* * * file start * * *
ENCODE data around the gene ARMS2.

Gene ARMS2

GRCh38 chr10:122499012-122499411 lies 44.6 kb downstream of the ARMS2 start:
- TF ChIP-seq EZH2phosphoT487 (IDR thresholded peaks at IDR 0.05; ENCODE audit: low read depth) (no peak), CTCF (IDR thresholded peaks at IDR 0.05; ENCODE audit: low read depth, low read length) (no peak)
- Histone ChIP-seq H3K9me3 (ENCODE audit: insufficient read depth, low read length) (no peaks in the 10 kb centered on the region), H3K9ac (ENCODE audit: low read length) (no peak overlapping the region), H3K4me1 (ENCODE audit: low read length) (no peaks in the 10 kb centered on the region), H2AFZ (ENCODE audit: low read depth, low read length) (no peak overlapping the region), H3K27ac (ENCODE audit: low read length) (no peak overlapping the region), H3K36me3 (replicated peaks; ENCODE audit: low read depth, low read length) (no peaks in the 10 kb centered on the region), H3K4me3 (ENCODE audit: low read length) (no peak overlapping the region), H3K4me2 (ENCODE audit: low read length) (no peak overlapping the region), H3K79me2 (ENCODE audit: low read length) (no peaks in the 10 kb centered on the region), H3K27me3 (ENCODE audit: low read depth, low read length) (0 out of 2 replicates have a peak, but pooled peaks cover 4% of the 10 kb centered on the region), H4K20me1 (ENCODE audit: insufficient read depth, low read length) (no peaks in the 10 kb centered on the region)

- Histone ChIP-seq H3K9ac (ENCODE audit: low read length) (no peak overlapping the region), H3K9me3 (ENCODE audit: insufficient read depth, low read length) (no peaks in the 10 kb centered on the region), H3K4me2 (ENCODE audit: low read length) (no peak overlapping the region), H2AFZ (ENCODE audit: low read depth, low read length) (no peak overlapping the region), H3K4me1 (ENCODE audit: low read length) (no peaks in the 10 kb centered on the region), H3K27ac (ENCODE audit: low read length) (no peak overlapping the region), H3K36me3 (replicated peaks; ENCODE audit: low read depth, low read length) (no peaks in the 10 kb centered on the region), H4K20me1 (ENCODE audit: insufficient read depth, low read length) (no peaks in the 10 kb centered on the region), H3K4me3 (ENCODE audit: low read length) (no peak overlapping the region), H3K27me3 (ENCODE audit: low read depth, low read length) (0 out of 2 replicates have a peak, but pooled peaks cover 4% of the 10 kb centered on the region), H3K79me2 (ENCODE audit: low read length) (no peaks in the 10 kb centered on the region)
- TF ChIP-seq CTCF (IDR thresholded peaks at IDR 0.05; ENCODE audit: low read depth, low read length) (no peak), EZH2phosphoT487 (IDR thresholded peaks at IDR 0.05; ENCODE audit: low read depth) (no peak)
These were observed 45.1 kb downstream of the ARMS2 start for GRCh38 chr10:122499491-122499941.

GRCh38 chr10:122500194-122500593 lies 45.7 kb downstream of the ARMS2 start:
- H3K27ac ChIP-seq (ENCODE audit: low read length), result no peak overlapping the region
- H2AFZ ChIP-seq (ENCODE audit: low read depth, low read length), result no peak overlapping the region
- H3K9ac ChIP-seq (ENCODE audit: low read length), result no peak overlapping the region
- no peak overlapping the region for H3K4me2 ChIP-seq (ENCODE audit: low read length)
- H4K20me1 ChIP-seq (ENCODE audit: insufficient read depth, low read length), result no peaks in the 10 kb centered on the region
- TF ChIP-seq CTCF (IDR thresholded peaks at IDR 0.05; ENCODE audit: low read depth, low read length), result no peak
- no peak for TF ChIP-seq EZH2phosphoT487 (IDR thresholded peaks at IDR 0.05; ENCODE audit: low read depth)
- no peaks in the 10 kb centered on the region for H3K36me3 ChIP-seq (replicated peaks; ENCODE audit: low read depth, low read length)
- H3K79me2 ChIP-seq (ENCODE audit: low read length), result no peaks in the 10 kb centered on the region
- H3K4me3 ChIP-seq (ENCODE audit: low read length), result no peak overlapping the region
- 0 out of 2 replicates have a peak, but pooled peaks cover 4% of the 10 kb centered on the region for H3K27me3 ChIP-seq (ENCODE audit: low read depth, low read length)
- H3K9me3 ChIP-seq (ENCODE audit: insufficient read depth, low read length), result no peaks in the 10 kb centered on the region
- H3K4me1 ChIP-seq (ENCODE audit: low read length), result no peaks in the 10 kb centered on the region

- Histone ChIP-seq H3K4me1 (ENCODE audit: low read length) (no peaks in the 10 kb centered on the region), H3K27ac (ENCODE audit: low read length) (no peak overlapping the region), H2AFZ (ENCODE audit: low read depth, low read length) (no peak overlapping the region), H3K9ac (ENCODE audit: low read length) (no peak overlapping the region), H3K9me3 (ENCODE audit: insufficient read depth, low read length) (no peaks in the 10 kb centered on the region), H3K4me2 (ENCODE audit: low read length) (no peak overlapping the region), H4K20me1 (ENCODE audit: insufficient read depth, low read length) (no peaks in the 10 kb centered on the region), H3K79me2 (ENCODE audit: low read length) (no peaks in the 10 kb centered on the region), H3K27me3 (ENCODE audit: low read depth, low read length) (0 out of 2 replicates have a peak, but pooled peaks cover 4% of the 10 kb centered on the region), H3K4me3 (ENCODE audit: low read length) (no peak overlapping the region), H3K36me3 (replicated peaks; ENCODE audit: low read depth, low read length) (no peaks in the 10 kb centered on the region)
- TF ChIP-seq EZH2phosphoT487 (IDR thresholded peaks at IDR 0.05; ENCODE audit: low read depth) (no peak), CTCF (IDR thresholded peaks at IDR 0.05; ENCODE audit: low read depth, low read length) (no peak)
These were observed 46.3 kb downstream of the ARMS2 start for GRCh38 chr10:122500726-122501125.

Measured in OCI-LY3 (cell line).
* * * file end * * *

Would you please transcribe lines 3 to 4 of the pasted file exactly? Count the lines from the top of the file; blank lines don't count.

GRCh38 chr10:122499012-122499411 lies 44.6 kb downstream of the ARMS2 start:
- TF ChIP-seq EZH2phosphoT487 (IDR thresholded peaks at IDR 0.05; ENCODE audit: low read depth) (no peak), CTCF (IDR thresholded peaks at IDR 0.05; ENCODE audit: low read depth, low read length) (no peak)